Three days after flooding and a mudslide that killed at least 400 people in Sierra Leone, survivors are full of shock and anger as they take on the daunting task of identifying and burying their loved ones.
Hundreds queued on Wednesday after the government summoned families to the morgue in the capital Freetown and said all unidentified bodies would be buried on Thursday and Friday amid fears of disease outbreaks from the corpses that have laid open in the heat.
The first mass burial is expected to begin at 3pm local time (15:00 GMT) on Thursday in the nearby town of Waterloo.
More than 100 of those who died are children as devastating mudslides struck before dawn on Monday after heavy rain.
On Wednesday, the Red Cross estimated that at least 600 others remained missing following the storm that struck as many of the victims were sleeping.
"We were fast asleep when we heard the roaring sounds [of the mudslide] approaching," 16-year-old Matu Katta told Al Jazeera.
"I went up the house to check. That was the last time I saw my family. The mud took everyone away except me and my aunt."
Mattu is one of only two survivors of her family of 19.
Another survivor, Hawa Stevens, spoke through tears as she talked about the 28 family members she lost in the mudslides.
"Mother, father, sisters, brothers, cousins all gone," Stevens told The Associated Press.
"My life has been shattered ... Please God help."
She later said she was only able to identify two members of her family.
Hawa Sillah described a similar scene, saying she and her sister were the only ones from her family to escape the floods.
"When the floods arrived, our house broke. The blocks fell on me. Fourteen of my relatives died but I escaped with my sister," she told The Associated Press.
"My husband and my child ... I don't know where they are. Even my sister, they said she is dead."
'Time is running out fast'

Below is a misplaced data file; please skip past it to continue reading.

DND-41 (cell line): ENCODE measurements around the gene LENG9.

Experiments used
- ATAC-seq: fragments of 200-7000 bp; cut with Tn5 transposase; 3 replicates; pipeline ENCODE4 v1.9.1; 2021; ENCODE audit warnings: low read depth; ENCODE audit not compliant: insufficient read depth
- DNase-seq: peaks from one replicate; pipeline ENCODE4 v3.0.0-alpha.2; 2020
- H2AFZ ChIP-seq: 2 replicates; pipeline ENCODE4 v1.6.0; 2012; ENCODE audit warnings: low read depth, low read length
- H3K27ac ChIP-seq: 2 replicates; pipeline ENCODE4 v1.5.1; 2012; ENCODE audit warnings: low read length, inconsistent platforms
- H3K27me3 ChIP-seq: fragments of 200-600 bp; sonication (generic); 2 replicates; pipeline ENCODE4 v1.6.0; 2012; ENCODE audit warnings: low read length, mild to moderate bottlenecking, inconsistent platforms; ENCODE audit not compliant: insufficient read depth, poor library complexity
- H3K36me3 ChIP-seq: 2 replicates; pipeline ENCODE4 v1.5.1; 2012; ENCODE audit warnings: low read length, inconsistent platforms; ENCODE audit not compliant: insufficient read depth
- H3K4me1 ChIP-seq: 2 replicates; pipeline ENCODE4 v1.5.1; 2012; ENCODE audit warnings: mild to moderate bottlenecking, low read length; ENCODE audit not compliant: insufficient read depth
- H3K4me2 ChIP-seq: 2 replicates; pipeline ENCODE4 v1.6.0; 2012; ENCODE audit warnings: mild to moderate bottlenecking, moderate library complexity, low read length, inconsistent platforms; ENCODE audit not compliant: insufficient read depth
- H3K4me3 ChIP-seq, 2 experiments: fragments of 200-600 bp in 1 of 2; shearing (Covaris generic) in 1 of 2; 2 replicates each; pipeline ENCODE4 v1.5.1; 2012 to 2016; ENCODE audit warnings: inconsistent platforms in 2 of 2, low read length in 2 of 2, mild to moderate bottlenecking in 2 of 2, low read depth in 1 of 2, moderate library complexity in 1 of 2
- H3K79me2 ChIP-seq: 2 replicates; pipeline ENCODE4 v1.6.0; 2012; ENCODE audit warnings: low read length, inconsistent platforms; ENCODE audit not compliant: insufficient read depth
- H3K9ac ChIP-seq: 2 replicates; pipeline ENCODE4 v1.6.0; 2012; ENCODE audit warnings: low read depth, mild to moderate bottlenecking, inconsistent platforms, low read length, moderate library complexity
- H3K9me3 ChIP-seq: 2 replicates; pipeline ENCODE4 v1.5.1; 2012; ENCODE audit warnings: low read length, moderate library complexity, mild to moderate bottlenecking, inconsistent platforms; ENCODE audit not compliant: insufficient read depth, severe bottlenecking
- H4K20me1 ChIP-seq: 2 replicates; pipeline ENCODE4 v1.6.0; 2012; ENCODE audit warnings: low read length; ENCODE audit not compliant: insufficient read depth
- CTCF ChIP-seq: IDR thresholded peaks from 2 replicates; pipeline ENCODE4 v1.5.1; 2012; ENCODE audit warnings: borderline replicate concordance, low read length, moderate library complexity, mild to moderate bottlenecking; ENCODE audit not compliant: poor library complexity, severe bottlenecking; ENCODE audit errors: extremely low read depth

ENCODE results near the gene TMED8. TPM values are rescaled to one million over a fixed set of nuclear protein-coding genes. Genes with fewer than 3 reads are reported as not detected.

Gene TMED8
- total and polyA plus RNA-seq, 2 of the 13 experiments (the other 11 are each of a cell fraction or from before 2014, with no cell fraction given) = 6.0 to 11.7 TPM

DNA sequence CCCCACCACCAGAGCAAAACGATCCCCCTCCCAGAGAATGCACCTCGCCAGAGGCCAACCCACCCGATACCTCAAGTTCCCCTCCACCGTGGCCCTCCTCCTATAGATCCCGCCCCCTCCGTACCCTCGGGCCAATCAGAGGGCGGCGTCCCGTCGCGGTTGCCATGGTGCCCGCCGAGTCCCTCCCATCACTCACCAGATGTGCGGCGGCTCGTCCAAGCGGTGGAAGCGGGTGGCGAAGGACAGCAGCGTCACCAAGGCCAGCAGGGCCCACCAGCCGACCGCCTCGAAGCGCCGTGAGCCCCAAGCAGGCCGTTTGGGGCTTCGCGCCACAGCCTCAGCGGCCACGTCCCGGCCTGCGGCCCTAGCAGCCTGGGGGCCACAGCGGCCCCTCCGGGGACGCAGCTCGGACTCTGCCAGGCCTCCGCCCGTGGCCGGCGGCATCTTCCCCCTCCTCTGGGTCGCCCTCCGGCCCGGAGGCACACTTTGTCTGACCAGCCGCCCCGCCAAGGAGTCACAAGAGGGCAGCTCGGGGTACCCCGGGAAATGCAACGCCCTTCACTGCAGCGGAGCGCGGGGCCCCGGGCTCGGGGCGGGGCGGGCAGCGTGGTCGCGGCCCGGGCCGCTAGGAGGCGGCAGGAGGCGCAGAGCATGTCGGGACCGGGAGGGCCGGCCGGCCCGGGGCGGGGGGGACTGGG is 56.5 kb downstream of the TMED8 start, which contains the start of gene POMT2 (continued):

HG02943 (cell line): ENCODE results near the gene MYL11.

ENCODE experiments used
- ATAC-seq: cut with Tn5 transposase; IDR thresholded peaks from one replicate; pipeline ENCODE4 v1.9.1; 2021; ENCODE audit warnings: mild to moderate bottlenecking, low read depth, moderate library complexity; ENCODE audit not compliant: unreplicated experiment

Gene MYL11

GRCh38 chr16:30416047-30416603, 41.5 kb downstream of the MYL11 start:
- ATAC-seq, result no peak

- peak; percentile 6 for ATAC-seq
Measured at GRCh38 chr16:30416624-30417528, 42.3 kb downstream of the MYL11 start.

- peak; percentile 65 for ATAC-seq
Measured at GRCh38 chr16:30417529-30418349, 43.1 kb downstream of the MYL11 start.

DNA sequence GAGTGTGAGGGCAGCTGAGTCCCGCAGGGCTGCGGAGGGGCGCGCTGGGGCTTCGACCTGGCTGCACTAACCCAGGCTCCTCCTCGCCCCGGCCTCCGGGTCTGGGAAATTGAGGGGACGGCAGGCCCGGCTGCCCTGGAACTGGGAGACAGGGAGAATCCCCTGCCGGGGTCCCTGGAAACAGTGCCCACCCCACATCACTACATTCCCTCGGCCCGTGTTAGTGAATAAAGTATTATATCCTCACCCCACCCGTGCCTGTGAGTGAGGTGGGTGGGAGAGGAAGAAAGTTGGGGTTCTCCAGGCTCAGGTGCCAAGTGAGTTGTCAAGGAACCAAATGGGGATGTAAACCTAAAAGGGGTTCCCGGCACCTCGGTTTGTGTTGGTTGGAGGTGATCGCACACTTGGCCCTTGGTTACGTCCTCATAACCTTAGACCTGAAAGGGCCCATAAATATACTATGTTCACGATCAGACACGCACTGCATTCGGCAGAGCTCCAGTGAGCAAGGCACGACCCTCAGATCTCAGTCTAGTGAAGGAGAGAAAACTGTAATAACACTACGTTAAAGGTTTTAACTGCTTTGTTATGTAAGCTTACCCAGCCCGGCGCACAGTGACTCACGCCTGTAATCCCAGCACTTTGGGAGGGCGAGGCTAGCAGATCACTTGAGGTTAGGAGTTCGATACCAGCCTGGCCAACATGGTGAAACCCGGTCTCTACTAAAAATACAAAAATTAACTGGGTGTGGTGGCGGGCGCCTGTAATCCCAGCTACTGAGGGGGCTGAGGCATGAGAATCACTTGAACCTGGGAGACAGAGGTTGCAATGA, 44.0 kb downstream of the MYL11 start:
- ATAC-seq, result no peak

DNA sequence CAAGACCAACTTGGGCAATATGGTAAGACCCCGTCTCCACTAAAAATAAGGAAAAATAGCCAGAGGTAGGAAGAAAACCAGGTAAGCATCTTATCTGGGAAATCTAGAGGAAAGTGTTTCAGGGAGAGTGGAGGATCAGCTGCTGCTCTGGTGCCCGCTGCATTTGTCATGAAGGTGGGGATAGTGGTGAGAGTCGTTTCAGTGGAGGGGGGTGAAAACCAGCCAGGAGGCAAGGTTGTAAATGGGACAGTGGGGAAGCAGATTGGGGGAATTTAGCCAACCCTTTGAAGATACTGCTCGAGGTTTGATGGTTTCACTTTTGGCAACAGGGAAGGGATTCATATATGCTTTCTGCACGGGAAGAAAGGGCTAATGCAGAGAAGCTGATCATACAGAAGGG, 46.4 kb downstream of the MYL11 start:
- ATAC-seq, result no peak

Rescue workers continued on Thursday to dig out bodies from the mud and debris that came roaring down the hillsides onto the impoverished, low-lying areas of Freetown and the surrounding areas.
Al Jazeera's Ahmed Idris, reporting from Matome, said heavy machinery has been brought in to remove rocks and bricks in hopes of recovering bodies.
"Time is running out fast," he said.
"The work has been further complicated by the weather and shortage of manpower."
The government has pleaded for international assistance as it reels from the disaster.
With rain forecast for at least the coming week, the threat of further mudslides around Freetown remained.
Many areas of the capital are near sea level and have poor drainage systems, which makes flooding worse during the rainy season.
'No house, no food, no clothes'
Thousands, including Sayo Jalloh, lost their homes.
"I heard heavy rain all night and at around 5:30am, I felt the ground shaking," Jalloh, who lost 17 family members including her son, said.
"I told everyone to get out of the house and we stood next to our neighbour's house ... within a second I saw these multi-storey houses coming down the hill.
"Even as I stand here now, I do not have a place to sleep. We have no food, no clothes, nothing at all. I have a large family at my hand and my husband is getting old."
Adele Fox, national health coordinator for Sierra Leone at the charity Concern Worldwide, said the search for bodies continued but the survivors were facing difficult conditions.
"There is basic need for food, water, sanitation equipment and medical assistance. Since it is still the rainy season, further flooding is also a possibility," she said on Wednesday.
The prevailing sentiment among those in the disaster areas had shifted from shock and grief to anger at what is an annual problem in Freetown, she said, though never before on this scale.
Many have questioned why the government has not done more to tackle illegal construction of the overcrowded capital, which has been blamed for the scale of the destruction.